Fixturing is as much an art as it is a science. I have to balance the fixturing effort with the project all the time. If you're gonna cut a bunch, it makes sense to make up a good fixture with good workholding. I would avoid more than 2 pins if you can help it - in most cases, more pins don't really improve results and can make things slower to produce.

    If i were doing your coins, I'd have my blanks cut to a consistent size, slip them into a pocket on the fixture and run operation 1 -- this would be all the toolpaths that create the first face and cuts the two alignment pin holes (diagonal corners in the blank, just outside the diameter of the coin's profile cut). Then I'd free the part from the fixture's pocket (screws, ds tape, what have you), flip the part over and drop the blank onto the pins to align them and then screw the part down to the fixture. Change your fixture offset and go to town on the 2nd side. The only variable is that fixture offset so you can tweak one setting to get the centering perfect if you need to (though usually the toolpath that cuts the fixture's pin holes is the one that establishes the offset zero points)
    Jason Beam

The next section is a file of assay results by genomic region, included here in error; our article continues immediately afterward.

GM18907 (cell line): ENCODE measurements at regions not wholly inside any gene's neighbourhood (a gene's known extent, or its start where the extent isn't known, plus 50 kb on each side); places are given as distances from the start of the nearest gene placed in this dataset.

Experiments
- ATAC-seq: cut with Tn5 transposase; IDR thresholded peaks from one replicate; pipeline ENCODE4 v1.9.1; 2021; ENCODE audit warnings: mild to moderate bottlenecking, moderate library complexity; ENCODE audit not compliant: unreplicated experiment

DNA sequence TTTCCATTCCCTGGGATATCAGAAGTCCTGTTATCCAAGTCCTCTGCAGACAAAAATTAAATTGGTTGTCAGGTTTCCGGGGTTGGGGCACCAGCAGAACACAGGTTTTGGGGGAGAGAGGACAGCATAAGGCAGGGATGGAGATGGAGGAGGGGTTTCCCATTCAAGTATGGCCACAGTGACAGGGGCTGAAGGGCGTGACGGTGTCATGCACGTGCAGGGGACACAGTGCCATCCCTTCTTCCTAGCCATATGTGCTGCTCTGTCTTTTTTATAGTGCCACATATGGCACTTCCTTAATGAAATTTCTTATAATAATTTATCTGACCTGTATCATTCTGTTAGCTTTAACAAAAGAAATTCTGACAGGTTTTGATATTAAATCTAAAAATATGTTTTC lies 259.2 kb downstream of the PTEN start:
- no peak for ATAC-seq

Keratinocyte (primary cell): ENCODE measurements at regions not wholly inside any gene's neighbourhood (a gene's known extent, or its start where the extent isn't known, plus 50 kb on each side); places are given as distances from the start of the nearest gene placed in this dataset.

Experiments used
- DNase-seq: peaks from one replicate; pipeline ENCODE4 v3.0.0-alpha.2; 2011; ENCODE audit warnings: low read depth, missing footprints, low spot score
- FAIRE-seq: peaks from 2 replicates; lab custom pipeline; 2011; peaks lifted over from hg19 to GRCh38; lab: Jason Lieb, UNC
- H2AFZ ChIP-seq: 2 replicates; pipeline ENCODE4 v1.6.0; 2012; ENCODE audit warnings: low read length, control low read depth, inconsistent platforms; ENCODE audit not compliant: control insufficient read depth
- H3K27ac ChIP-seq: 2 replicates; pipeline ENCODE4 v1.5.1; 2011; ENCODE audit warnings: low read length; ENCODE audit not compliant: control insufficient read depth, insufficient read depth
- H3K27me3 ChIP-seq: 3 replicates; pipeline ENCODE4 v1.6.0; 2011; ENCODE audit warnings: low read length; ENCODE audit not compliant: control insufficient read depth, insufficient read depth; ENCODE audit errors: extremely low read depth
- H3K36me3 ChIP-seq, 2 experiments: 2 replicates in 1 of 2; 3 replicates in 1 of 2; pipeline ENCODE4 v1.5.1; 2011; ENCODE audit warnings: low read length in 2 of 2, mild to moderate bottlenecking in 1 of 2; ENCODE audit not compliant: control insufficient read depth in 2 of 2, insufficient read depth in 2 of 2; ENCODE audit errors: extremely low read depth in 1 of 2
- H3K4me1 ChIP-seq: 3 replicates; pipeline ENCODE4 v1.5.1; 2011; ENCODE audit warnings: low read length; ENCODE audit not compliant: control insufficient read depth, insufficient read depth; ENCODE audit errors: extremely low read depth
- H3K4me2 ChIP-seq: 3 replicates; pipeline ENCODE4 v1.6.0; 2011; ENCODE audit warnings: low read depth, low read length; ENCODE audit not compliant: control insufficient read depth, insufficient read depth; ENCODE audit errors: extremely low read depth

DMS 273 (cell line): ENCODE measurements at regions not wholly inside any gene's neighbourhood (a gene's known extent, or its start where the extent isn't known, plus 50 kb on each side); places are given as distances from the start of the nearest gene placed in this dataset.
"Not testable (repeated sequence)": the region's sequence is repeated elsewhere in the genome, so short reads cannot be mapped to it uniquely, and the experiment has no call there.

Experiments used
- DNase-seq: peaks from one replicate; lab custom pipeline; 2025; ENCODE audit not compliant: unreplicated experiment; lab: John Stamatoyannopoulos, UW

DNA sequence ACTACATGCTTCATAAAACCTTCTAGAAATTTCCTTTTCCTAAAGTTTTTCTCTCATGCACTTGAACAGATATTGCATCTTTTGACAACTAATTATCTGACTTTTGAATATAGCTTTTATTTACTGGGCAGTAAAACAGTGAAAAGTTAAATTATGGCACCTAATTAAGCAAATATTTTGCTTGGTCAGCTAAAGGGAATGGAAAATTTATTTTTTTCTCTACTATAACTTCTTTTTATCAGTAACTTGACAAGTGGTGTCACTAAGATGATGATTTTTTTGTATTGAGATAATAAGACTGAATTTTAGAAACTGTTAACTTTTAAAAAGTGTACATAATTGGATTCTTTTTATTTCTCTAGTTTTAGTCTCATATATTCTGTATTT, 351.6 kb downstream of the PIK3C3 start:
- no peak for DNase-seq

Sacramento, CA

  8. #8
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    The big thing I think right now is that I just need to calibrate the machine correctly. It's definitely off. On the one hand, that makes for a very tight fit for the bar in the slot right now.

    I think we are pretty much on the same page.

    Assuming I get the machine calibrated, I have faith that this fixture should work pretty well.

    It's quick and easy to make, nearly disposable.
    It holds the workpiece very well, and I could run multiples at the same time, if I want to.
    With the calibration points set on the fixture at the same time the holding channel is cut, I'm assured of a repeatable zero between runs.

    So I think I'm going to head down this road a little farther.
    Programmer - An organism that turns coffee into software.
    If all your friends are exactly like you, What an un-interesting life it must be.
    "A door is what a dog is perpetually on the wrong side of" Ogden Nash


  9. #9
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    Well, This test on some thin ply seems to indicate a fairly well centered xyz 000.

    Now to go put it to work on a piece of aluminum.

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    Programmer - An organism that turns coffee into software.
    If all your friends are exactly like you, What an un-interesting life it must be.
    "A door is what a dog is perpetually on the wrong side of" Ogden Nash


  10. #10
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    Ok, I think I have at least the fixture and zeroing working to a decent degree.

    Need to work on the quality of the design and engraving.

    It's always something.

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    Programmer - An organism that turns coffee into software.
    If all your friends are exactly like you, What an un-interesting life it must be.
    "A door is what a dog is perpetually on the wrong side of" Ogden Nash